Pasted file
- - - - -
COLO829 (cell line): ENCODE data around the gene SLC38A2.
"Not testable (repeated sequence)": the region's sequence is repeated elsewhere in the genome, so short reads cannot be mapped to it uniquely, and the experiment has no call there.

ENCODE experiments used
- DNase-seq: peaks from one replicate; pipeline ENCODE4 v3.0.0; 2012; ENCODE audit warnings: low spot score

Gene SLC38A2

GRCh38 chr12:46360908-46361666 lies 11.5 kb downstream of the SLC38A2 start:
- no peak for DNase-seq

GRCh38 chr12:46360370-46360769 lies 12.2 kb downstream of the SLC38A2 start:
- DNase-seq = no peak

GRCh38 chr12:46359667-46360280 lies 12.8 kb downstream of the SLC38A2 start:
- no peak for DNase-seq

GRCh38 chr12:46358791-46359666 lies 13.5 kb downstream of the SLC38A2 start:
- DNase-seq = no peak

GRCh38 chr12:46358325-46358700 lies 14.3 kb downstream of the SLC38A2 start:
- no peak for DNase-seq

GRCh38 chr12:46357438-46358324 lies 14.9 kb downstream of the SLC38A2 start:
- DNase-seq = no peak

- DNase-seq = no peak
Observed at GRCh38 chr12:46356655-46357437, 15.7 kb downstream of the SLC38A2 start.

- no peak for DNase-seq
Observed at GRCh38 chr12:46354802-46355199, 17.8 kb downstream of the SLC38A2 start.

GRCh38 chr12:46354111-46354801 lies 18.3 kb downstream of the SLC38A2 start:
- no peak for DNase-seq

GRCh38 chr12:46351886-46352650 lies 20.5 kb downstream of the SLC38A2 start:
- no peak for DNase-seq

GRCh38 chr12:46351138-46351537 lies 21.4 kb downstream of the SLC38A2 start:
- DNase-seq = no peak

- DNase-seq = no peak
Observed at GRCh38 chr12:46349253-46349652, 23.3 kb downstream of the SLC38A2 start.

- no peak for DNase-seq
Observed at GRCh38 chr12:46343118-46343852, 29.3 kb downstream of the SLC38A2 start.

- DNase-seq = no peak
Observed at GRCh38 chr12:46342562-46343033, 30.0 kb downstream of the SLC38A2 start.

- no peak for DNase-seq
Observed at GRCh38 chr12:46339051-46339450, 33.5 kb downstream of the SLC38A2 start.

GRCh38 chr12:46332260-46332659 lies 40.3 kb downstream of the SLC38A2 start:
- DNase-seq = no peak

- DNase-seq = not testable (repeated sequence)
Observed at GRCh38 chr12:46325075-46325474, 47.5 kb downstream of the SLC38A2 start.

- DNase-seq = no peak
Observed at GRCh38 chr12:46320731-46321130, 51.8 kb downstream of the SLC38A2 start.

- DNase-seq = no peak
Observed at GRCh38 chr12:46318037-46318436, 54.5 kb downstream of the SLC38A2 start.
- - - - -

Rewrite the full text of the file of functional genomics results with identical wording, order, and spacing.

COLO829 (cell line): ENCODE data around the gene SLC38A2.
"Not testable (repeated sequence)": the region's sequence is repeated elsewhere in the genome, so short reads cannot be mapped to it uniquely, and the experiment has no call there.

ENCODE experiments used
- DNase-seq: peaks from one replicate; pipeline ENCODE4 v3.0.0; 2012; ENCODE audit warnings: low spot score

Gene SLC38A2

GRCh38 chr12:46360908-46361666 lies 11.5 kb downstream of the SLC38A2 start:
- no peak for DNase-seq

GRCh38 chr12:46360370-46360769 lies 12.2 kb downstream of the SLC38A2 start:
- DNase-seq = no peak

GRCh38 chr12:46359667-46360280 lies 12.8 kb downstream of the SLC38A2 start:
- no peak for DNase-seq

GRCh38 chr12:46358791-46359666 lies 13.5 kb downstream of the SLC38A2 start:
- DNase-seq = no peak

GRCh38 chr12:46358325-46358700 lies 14.3 kb downstream of the SLC38A2 start:
- no peak for DNase-seq

GRCh38 chr12:46357438-46358324 lies 14.9 kb downstream of the SLC38A2 start:
- DNase-seq = no peak

- DNase-seq = no peak
Observed at GRCh38 chr12:46356655-46357437, 15.7 kb downstream of the SLC38A2 start.

- no peak for DNase-seq
Observed at GRCh38 chr12:46354802-46355199, 17.8 kb downstream of the SLC38A2 start.

GRCh38 chr12:46354111-46354801 lies 18.3 kb downstream of the SLC38A2 start:
- no peak for DNase-seq

GRCh38 chr12:46351886-46352650 lies 20.5 kb downstream of the SLC38A2 start:
- no peak for DNase-seq

GRCh38 chr12:46351138-46351537 lies 21.4 kb downstream of the SLC38A2 start:
- DNase-seq = no peak

- DNase-seq = no peak
Observed at GRCh38 chr12:46349253-46349652, 23.3 kb downstream of the SLC38A2 start.

- no peak for DNase-seq
Observed at GRCh38 chr12:46343118-46343852, 29.3 kb downstream of the SLC38A2 start.

- DNase-seq = no peak
Observed at GRCh38 chr12:46342562-46343033, 30.0 kb downstream of the SLC38A2 start.

- no peak for DNase-seq
Observed at GRCh38 chr12:46339051-46339450, 33.5 kb downstream of the SLC38A2 start.

GRCh38 chr12:46332260-46332659 lies 40.3 kb downstream of the SLC38A2 start:
- DNase-seq = no peak

- DNase-seq = not testable (repeated sequence)
Observed at GRCh38 chr12:46325075-46325474, 47.5 kb downstream of the SLC38A2 start.

- DNase-seq = no peak
Observed at GRCh38 chr12:46320731-46321130, 51.8 kb downstream of the SLC38A2 start.

- DNase-seq = no peak
Observed at GRCh38 chr12:46318037-46318436, 54.5 kb downstream of the SLC38A2 start.